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NJIT, New Jersey’s science, technology and design university, has appointed computer science professor and seasoned high-tech entrepreneur Dr. Craig Gotsman, as dean of the Ying Wu College of Computing (YWCC), which offers the largest computing program in the tri-state region, effective Jan. 1, 2017. 

Gotsman was the founding director of the Jacobs Technion-Cornell Innovation Institute at Cornell Tech, a New York City-based graduate campus dedicated to fostering innovation and producing entrepreneurial engineers, with the purpose of growing the tech sector of NYC. Gotsman has also co-founded several technology startup companies and consulted to many large technology corporations.

Before Cornell Tech, Gotsman held the Hewlett-Packard Chair in Computer Engineering at Technion–Israel Institute of Technology, where he co-founded the Technion Center for Graphics and Geometric Computing in 2001. While at Technion, he also served in a number of associate dean roles and as deputy senior vice president. Gotsman has been a visiting professor at Harvard University, INRIA Sophia Antipolis (France), ETH Zurich (Switzerland) and a research scientist at MIT.

“We are delighted that Professor Craig Gotsman has joined NJIT as the next dean of the Ying Wu College of Computing,” says Dr. Fadi Deek, provost and senior executive vice president at NJIT. “Craig is an exceptional leader with a strong record of scholarship and innovation and a champion for academic excellence. I am confident that he will build on the progress made under the leadership of outgoing Dean Marek Rusinkiewic—who has led the college with distinction over the last three and a half years—and will lead an already accomplished faculty and student body to greater visibility and leverage his entrepreneurial spirit to bring more success to the college and university. With a growing research portfolio, bursting with over $10 million in federal grants, YWCC continues to raise NJIT’s profile as a leader in basic and applied research. Craig’s vision and leadership make him an ideal dean to drive growth as we implement 2020 Vision—the NJIT Strategic Plan with major investments planned for the College of Computing.”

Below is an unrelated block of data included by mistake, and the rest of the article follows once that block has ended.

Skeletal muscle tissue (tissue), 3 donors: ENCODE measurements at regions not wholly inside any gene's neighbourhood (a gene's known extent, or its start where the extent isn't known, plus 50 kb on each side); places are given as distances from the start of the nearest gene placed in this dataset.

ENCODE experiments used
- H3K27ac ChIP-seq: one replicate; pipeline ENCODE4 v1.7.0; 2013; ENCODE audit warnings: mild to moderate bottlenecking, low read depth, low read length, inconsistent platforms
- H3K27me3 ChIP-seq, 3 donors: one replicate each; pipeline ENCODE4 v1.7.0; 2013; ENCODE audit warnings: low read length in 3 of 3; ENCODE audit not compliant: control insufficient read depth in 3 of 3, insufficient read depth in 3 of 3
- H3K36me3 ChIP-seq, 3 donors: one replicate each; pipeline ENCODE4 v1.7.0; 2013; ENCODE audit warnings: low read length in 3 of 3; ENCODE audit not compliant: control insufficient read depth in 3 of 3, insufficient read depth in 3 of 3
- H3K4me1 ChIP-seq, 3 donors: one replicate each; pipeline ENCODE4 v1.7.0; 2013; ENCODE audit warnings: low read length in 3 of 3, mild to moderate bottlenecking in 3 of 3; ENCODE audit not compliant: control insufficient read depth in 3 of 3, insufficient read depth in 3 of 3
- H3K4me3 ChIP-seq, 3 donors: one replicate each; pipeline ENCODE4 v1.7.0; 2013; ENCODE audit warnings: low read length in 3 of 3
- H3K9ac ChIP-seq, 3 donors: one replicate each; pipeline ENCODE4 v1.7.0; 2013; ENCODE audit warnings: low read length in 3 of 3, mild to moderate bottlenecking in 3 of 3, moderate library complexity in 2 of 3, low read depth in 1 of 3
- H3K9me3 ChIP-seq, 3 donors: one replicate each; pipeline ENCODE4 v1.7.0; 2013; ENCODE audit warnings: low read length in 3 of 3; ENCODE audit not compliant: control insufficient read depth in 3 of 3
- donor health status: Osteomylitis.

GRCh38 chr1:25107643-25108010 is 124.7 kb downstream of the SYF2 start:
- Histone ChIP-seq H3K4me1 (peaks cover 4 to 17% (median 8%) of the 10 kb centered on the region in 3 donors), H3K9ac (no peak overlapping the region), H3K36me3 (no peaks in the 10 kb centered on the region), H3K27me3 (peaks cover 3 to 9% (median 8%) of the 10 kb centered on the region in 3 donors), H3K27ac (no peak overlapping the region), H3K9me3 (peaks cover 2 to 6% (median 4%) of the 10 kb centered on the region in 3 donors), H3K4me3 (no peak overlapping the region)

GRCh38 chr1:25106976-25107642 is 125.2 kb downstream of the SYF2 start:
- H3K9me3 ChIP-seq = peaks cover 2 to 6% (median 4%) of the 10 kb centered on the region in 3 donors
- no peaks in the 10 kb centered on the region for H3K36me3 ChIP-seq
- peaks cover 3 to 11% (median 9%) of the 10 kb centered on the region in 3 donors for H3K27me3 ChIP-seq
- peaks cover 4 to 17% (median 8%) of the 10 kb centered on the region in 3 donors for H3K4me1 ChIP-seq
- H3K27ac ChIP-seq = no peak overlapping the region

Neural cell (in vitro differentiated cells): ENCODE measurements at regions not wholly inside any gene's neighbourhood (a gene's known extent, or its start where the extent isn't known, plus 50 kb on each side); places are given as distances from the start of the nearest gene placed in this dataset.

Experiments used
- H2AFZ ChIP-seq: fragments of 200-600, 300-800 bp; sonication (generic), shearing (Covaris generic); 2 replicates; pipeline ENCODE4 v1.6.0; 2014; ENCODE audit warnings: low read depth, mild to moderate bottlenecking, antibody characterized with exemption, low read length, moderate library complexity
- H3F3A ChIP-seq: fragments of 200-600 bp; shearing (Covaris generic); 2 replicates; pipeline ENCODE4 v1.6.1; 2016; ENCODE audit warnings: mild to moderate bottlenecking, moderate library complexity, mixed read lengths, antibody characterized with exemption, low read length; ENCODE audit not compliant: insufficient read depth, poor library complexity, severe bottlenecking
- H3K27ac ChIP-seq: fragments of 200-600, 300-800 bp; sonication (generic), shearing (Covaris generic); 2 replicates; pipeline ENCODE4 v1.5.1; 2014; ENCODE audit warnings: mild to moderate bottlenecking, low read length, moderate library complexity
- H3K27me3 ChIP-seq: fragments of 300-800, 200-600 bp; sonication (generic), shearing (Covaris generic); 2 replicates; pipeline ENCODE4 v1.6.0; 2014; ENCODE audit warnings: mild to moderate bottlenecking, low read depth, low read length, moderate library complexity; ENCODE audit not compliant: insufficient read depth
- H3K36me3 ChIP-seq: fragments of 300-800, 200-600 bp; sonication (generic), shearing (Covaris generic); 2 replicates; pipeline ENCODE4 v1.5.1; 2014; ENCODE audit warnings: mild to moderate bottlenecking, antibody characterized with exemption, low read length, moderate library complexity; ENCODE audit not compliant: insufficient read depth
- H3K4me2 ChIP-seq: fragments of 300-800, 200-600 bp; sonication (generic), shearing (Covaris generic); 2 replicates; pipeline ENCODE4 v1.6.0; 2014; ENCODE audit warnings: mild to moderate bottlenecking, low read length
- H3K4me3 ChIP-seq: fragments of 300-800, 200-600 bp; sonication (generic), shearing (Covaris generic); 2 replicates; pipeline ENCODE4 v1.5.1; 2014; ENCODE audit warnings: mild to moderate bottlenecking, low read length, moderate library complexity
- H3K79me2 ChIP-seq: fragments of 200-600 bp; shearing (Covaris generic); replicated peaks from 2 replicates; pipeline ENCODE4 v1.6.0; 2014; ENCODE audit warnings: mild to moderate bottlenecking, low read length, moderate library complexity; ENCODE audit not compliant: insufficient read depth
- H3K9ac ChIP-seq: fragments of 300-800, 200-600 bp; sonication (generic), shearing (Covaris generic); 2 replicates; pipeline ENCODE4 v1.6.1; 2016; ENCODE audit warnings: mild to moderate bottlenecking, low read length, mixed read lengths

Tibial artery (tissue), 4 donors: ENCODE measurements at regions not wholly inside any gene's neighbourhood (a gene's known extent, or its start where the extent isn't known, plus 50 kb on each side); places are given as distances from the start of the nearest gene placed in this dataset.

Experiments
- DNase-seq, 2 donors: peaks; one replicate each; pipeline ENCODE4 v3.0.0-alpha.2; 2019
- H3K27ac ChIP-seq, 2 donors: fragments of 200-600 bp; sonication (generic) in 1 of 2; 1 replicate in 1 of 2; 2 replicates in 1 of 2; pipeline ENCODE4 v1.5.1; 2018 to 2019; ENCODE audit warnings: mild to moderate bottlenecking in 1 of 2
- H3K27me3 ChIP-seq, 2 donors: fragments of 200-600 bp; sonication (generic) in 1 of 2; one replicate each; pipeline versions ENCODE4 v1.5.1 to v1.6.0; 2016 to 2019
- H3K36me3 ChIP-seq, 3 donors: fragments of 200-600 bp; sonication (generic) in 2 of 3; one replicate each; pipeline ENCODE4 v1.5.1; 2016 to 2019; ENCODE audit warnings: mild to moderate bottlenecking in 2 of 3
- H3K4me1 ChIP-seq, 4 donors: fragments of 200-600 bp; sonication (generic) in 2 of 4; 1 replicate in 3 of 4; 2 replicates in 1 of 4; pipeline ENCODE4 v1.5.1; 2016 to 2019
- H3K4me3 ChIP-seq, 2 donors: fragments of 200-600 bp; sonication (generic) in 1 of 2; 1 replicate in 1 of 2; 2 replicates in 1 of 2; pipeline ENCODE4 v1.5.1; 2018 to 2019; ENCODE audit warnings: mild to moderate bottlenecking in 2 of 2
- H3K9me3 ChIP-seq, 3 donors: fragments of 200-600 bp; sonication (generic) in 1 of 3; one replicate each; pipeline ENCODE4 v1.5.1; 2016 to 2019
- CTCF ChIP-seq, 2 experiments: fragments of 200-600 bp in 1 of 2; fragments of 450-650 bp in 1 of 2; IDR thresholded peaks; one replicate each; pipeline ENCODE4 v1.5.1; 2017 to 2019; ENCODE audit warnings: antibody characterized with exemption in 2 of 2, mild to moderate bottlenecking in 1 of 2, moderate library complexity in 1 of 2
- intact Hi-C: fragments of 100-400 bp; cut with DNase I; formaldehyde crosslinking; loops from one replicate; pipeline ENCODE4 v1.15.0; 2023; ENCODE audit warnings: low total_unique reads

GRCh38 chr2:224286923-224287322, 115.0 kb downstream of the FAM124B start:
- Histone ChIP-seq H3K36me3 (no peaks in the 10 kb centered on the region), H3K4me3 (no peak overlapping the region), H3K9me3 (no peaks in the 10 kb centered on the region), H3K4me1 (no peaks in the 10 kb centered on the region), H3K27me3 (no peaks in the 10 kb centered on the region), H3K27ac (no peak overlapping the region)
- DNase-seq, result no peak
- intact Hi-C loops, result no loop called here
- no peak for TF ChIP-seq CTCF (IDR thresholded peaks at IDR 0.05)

“In the 21st century, it is essential to open campuses to the outside world,” says Gotsman, who is a staunch advocate of bridging academia and industry. “Forever gone are the days of the ivory tower academic model. Now things are changing so quickly that we have to interact much more with the outside world just to keep up, especially in the tech sector.                                          

“One of my priorities is to increase the visibility and impact of the college at all levels. We will invite the community in to show them what we’re doing, and actively encourage our faculty and students to innovate by developing their own ideas and starting their own ventures.”

Dean Gotsman explains an algorithm